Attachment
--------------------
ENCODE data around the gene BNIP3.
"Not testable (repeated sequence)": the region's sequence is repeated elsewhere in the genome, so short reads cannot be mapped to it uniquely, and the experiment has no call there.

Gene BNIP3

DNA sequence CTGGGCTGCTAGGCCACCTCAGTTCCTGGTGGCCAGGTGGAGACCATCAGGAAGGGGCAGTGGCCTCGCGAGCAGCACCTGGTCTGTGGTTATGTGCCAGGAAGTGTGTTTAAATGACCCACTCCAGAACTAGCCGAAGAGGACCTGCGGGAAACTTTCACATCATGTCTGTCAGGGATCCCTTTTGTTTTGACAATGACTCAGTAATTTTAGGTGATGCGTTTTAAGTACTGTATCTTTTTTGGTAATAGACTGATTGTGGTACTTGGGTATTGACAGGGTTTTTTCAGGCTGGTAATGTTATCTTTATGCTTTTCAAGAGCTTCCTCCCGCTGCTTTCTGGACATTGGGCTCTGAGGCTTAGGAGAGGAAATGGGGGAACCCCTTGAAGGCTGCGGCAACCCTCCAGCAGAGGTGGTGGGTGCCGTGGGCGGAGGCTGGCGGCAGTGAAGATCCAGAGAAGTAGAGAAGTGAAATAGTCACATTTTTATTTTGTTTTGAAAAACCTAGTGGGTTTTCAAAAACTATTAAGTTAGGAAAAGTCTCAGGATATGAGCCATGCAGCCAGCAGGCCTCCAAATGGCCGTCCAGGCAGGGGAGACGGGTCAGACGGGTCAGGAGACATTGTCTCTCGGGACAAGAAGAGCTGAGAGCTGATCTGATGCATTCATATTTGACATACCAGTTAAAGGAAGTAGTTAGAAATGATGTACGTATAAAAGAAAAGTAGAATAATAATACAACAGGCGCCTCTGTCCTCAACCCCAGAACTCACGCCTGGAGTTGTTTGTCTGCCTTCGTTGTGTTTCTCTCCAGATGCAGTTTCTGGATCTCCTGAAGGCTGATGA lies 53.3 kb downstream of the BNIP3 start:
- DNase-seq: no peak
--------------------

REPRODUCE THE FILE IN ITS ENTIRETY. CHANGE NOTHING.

ENCODE data around the gene BNIP3.
"Not testable (repeated sequence)": the region's sequence is repeated elsewhere in the genome, so short reads cannot be mapped to it uniquely, and the experiment has no call there.

Gene BNIP3

DNA sequence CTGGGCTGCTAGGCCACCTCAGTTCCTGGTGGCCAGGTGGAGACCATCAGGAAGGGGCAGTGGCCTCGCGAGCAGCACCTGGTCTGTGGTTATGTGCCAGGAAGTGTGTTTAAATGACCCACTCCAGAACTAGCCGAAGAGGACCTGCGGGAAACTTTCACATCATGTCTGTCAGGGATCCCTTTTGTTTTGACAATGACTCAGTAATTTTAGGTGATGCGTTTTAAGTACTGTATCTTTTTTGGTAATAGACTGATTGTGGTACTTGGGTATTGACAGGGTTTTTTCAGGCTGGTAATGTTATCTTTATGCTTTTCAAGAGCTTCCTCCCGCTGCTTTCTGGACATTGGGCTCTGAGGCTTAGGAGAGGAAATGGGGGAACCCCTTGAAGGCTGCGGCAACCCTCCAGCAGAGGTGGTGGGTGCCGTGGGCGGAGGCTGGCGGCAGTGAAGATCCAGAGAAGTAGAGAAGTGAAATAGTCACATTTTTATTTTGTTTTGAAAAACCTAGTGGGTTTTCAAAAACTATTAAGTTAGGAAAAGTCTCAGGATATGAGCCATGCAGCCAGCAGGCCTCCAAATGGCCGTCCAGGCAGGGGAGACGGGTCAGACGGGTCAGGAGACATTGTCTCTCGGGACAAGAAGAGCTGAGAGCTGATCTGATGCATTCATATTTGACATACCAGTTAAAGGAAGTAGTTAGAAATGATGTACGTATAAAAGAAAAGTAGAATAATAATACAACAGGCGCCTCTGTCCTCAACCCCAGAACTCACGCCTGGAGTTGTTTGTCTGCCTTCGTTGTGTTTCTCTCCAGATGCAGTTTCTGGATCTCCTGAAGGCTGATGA lies 53.3 kb downstream of the BNIP3 start:
- DNase-seq: no peak